David Schaper

David Schaper is a NPR National Desk reporter based in Chicago.

In this role, he covers news in Chicago and around the Midwest. Additionally he reports on a broad range of important social, cultural, political, and business issues in the region.

The range of Schaper's reporting has included profiles of service members killed in Iraq, and members of a reserve unit returning home to Wisconsin. He produced reports on the important political issues in key Midwest battleground states, education issues related to "No Child Left Behind," the bankruptcy of United Airlines as well as other aviation and transportation issues, and the devastation left by tornadoes, storms, blizzards, and floods in the Midwest.

Prior to joining NPR, Schaper spent nine years working as an award-winning reporter and editor for Chicago Public Radio's WBEZ-FM. For three years he covered education issues, reporting in-depth on the problems, financial and otherwise, plaguing Chicago's public schools.

In 1996, Schaper was named assistant news editor, managing the station's daily news coverage and editing a staff of six. He continued general assignment reporting, covering breaking news, politics, transportation, housing, sports, and business.

When he left WBEZ, Schaper was the station's political reporter, editor, and a frequent fill-in news anchor and program host. Additionally, he served as a frequent guest panelist on public television's Chicago Tonight and Chicago Week in Review.

Since beginning his career at Wisconsin Public Radio's WLSU-FM, Schaper worked in Chicago as a writer and editor for WBBM-AM and as a reporter and anchor for WXRT-FM. He worked at commercial stations WMAY-AM in Springfield, IL; and WIZM-AM and FM in La Crosse, WI; and at public stations WSSU-FM (now WUIS) and WDCB-FM in in Illinois.

Schaper earned a Bachelor of Science at the University of Wisconsin-La Crosse and an Master of Arts from the University of Illinois-Springfield.

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The Two-Way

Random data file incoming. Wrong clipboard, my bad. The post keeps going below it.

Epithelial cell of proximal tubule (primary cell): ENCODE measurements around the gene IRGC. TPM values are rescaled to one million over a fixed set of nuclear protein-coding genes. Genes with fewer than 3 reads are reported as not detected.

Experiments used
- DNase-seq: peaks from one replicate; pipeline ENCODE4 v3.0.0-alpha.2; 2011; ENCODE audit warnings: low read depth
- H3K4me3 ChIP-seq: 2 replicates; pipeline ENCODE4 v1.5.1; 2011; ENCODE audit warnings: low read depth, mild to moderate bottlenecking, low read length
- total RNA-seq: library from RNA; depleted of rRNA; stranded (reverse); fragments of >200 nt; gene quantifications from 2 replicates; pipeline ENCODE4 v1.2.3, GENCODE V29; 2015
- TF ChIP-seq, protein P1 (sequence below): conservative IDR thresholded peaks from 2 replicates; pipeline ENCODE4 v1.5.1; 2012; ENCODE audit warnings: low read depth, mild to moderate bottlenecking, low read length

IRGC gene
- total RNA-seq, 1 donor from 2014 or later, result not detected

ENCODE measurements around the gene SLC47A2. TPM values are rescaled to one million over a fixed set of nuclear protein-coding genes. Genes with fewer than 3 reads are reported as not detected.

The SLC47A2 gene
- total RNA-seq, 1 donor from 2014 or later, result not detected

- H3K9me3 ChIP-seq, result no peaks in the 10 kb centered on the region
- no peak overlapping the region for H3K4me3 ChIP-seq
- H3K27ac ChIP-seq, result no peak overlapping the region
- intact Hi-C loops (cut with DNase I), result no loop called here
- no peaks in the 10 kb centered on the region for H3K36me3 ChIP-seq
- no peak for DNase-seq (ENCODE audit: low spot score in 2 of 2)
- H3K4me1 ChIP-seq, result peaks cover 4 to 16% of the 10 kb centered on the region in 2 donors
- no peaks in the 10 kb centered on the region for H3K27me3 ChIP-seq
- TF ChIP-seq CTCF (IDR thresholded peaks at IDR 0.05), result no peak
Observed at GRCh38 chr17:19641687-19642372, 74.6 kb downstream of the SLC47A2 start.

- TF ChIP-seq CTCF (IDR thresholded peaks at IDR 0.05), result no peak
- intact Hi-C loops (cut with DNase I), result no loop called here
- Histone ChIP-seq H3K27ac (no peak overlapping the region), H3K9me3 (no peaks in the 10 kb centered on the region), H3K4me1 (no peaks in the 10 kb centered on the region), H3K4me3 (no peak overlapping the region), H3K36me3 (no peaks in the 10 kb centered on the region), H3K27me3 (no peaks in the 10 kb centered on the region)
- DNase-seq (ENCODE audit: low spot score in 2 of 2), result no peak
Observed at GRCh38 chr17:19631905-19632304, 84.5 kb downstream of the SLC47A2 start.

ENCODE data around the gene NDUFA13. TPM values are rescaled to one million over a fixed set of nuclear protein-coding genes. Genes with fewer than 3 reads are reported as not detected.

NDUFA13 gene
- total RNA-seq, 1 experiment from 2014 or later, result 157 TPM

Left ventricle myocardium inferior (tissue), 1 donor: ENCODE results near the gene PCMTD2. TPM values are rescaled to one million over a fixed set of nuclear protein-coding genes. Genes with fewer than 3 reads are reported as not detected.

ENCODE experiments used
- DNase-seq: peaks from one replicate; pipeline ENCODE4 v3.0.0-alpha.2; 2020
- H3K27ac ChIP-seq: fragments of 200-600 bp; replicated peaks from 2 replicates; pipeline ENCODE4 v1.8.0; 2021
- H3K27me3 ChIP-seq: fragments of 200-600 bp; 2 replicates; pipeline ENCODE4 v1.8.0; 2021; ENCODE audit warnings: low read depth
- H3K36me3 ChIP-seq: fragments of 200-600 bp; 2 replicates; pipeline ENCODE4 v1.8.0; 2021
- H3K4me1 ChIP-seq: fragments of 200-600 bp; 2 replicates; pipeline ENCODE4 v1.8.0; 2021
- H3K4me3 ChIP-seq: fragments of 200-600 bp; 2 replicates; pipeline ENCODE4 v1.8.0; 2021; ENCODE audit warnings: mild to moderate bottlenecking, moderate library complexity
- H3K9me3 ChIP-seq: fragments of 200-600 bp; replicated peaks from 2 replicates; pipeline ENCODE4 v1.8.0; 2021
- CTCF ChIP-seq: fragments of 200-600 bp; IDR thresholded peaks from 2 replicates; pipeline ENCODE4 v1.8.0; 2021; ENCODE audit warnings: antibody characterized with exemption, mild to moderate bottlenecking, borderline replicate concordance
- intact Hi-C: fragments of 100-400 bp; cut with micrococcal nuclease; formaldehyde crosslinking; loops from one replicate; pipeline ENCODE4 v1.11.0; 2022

2:34 pm
Fri April 12, 2013

Goat's Head Sent To Cubs Owner Not From The 'Rahm-Father'

Storm clouds pass over Wrigley Field on July 1, 2011, in Chicago.
Jonathan Daniel Getty Images

Originally published on Fri April 12, 2013 5:54 pm

While many in Chicago immediately thought of the famous "Billy Goat curse," when a severed goat's head was delivered to Chicago Cubs Chairman Tom Ricketts at Wrigley Field this week, I immediately wondered if it was a message from the "Rahm-father," Chicago Mayor Rahm Emanuel.

After all, Ricketts is in the midst of intense negotiations with Emanuel's administration over renovating the iconic 99-year old ballpark, as I reported last week.

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Around the Nation
3:45 am
Wed March 6, 2013

Chicago Commuters Brace For Delays During Bridge Repair

Construction on Chicago's Wells Street Bridge is taking place around the clock, as crews replace the south leaf section. The north leaf section will be replaced in the spring. The double-decked steel truss drawbridge was built in 1922.
David Schaper NPR

Originally published on Wed March 6, 2013 10:18 am

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NPR Story
3:18 pm
Fri February 15, 2013

Checking In On Chicago Schools' 'Safe Passage' Program

Transcript

ROBERT SIEGEL, HOST:

This is ALL THINGS CONSIDERED from NPR News. I'm Robert Siegel. President Obama was in Chicago today, promoting what he calls ladders of opportunity to the middle class. It's the latest stop of his post-State of the Union tour, fleshing out the proposals from Tuesday night's speech. At a high school near his southside Chicago home, the president said reducing urban gun violence is essential to economic development.

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U.S.
4:26 am
Sat January 5, 2013

Illinois Claws At Mountain Of Unfunded Pension Liability

Illinois union members and supporters rally at the state Capitol on Thursday against legislation that would try to control the state's pension-fund shortfall by, in part, reducing pension benefits.
Seth Perlman AP

Originally published on Sat January 5, 2013 12:45 pm

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Shootings In Newtown, Conn.
5:01 pm
Sat December 22, 2012

Near-Replica Of Sandy Hook Made Nearby For Students

A school bus drives past a welcome sign near the Chalk Hill Middle School in Monroe, Conn. Students from Sandy Hook Elementary in neighboring Newtown will attend the school in January.
Lucas Jackson Reuters/Landov

Originally published on Sat December 22, 2012 6:54 pm

The surviving students of Sandy Hook Elementary will not be returning to their school in Newtown, Conn., where 20 first-graders and six educators were shot to death on Dec. 14.

Instead, when classes resume after the holidays, they'll attend a school in the neighboring town of Monroe. Parents, teachers and administrators in both towns are working to make the new school as similar as possible to the one Sandy Hook students left behind.

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